What this week’s debate should NOT be about

Posted Nov. 12, 2003

Irresponsible charges of racism and religious bigotry

Republican Senators and right-wing pundits have made a series of irresponsible charges of racism and religious bigotry in order to divert attention from the record of the administration’s nominees and the damage they could cause as federal appeals court judges.

When Democratic Senators opposed the appeals court nomination of Miguel Estrada based on his record and his unwillingness to fully answer senators’ questions about his judicial philosophy, Senate Republicans and their political allies charged that opponents of Estrada’s confirmation were anti-Hispanic. When Senators and others raised questions about Charles Pickering’s record as a judge and elected official, they were called anti-Christian. When Senators raised concerns about William Pryor’s hostility to the constitutional principle of church-state separation, they were called anti-Catholic. When Senators pointed out the extremism and right-wing activism reflected in Janice Rogers Brown’s record, they were called racists. And this week, we expect to hear that those who are opposing nominees Carolyn Kuhl, Priscilla Owen, and Janice Rogers Brown are anti-woman.

Each of these charges is false, unfair, and divisive. They are designed to inflame, not inform. The people leveling these charges are playing the politics of intimidation.

In every case, Democrats should respond to these base charges by seeking the higher ground and bringing the debate back to the issues at stake and the troubling records of the administration’s nominees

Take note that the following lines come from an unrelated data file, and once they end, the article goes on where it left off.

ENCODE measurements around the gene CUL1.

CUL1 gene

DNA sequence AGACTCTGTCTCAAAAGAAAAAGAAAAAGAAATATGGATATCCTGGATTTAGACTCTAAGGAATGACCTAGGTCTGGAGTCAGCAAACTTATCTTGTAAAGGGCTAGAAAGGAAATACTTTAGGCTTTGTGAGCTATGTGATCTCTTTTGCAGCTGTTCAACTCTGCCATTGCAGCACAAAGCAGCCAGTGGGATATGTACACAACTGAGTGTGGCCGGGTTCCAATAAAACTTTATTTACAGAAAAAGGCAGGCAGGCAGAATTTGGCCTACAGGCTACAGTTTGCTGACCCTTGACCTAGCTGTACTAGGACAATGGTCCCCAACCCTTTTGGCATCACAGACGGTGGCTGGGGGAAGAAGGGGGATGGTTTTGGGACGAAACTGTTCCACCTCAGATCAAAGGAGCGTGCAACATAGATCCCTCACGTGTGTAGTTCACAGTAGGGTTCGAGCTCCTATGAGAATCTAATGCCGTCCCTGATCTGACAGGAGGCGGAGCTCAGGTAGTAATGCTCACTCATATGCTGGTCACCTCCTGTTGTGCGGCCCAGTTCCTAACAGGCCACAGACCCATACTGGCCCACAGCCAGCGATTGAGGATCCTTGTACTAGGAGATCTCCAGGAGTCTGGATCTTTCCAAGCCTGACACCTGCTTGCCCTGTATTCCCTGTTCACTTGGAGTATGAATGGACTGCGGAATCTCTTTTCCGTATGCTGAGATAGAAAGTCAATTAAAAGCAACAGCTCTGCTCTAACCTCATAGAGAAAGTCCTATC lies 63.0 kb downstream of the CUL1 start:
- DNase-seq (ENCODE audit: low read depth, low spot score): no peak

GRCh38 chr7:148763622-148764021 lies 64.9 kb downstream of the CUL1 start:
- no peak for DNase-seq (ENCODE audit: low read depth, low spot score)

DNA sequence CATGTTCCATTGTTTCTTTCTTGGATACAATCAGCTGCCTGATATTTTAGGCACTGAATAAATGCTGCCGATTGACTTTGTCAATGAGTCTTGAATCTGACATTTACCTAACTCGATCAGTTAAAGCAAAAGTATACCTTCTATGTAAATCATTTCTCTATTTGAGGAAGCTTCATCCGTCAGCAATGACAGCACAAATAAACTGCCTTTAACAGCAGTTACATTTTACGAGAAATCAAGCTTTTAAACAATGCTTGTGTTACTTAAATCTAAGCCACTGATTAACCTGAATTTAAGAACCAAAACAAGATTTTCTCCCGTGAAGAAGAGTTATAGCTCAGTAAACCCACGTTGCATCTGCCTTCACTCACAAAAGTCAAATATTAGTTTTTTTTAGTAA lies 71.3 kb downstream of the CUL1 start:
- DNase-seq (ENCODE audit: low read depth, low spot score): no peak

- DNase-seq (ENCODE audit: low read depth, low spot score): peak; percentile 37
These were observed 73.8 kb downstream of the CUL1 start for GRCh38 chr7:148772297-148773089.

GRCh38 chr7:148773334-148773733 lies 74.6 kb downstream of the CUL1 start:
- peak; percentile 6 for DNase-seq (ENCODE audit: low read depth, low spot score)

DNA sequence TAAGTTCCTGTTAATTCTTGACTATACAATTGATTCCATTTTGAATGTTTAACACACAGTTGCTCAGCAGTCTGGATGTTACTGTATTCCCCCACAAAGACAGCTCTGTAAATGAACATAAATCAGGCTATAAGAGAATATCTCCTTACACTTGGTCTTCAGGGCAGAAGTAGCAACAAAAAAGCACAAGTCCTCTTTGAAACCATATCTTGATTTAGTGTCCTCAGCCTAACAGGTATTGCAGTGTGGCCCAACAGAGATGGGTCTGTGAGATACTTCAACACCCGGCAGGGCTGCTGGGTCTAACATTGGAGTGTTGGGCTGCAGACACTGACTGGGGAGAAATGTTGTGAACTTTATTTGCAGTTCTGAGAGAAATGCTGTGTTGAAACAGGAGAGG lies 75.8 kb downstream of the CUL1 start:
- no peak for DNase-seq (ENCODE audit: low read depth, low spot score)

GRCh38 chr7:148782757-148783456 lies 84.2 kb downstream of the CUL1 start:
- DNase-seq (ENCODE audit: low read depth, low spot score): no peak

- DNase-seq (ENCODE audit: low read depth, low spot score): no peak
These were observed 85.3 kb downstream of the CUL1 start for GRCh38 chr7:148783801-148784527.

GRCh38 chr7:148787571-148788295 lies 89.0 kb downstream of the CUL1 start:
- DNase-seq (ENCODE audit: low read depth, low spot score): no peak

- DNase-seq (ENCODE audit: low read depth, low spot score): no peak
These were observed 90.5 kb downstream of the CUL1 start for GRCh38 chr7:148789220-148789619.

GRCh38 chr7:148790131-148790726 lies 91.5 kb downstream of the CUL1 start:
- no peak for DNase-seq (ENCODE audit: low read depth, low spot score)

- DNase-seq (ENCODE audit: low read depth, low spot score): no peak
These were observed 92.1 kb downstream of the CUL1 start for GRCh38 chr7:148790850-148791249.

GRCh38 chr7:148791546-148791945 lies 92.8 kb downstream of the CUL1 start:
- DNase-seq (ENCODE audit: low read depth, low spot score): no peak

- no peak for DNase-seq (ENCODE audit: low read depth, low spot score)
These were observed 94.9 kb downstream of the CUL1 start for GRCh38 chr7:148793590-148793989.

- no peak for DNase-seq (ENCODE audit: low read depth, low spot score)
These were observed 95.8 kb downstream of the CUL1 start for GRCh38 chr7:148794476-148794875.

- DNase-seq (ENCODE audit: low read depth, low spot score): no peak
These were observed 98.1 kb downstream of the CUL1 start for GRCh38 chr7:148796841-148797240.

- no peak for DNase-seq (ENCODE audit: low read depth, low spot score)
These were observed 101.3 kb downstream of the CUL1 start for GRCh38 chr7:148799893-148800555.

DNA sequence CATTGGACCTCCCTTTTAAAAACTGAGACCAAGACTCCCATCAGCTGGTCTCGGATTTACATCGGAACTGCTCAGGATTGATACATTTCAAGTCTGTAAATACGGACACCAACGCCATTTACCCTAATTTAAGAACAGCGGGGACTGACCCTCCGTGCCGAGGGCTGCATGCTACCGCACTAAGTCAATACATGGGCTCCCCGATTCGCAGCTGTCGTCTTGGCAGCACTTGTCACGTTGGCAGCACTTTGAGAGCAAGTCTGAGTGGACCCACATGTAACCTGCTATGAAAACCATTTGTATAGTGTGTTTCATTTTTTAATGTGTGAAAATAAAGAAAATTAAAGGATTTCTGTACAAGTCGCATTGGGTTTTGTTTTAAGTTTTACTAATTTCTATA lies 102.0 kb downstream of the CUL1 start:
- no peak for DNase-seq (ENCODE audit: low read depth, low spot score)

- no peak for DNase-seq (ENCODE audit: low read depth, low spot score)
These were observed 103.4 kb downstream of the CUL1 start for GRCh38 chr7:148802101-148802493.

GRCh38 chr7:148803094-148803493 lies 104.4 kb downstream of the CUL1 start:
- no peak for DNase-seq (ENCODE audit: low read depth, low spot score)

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Revisionist history on the filibuster

It is an unseemly display of intellectual dishonesty and hypocrisy for Republican leaders, including senators like Orrin Hatch, to claim repeatedly that use of the filibuster to prevent final votes on judicial nominees is either unprecedented or unconstitutional.

The historical record is clear that the filibuster has been used by both Republicans and Democrats with respect to controversial judicial nominations. In defending a Republican-led filibuster on a judicial nomination in 1994, Hatch himself explained that the filibuster is “one of the few tools the minority has to protect itself and those the minority represents.” Moreover, during the Clinton administration, Senate Republicans blocked dozens of Clinton nominees with much less open and accountable procedures like secret holds. Fully one-third of Clinton’s appeals court nominees from 1995 through 2000 were kept off the bench – many without even a hearing or committee vote – while others were delayed for as long as four years.

If it is constitutional for a committee chair to stop a nominee by refusing to hold a hearing, or for a secret hold by a single Republican senator to prevent a nominee from moving forward, how can it be unconstitutional for 41 Democratic senators to prevent a final vote using a public Senate procedure specifically designed to protect the rights of the minority? It is clear that the answer has nothing to do with the Constitution and everything to do with the politics of power at all costs.

Senate Majority Leader Bill Frist was among those voting against cloture on the nomination of Richard Paez in 2000. Yet now Frist says, “If filibusters are going to be made part of the judicial nominee process, I think you will see increasing discussion over whether the rules should be changed.”

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